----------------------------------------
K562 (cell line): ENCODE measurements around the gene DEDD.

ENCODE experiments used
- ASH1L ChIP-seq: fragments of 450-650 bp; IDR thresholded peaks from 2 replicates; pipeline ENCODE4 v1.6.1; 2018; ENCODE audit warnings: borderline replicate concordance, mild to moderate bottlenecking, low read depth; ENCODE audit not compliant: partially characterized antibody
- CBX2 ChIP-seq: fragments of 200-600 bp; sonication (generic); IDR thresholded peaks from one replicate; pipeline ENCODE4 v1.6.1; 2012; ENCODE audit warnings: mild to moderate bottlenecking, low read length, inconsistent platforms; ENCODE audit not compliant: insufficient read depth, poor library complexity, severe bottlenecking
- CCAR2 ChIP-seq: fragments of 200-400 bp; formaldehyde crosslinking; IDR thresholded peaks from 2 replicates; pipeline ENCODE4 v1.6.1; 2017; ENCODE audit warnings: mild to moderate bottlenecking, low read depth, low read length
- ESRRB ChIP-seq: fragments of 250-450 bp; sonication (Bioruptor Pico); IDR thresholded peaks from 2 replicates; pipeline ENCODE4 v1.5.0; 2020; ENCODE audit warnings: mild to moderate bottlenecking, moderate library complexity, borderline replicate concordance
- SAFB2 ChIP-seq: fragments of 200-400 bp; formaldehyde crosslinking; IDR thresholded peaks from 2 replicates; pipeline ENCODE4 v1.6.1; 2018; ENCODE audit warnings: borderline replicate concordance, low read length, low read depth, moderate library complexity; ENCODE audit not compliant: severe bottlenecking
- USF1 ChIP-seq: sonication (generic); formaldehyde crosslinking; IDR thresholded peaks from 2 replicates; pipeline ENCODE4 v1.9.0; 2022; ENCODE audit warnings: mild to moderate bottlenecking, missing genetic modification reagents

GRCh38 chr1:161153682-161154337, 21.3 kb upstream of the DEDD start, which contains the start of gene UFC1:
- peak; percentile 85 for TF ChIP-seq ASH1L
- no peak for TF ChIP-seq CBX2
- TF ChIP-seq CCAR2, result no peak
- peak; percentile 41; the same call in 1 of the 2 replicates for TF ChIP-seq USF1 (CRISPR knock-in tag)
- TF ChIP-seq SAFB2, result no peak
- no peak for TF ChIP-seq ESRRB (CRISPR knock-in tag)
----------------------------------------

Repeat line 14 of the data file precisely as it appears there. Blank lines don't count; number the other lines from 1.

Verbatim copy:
- TF ChIP-seq SAFB2, result no peak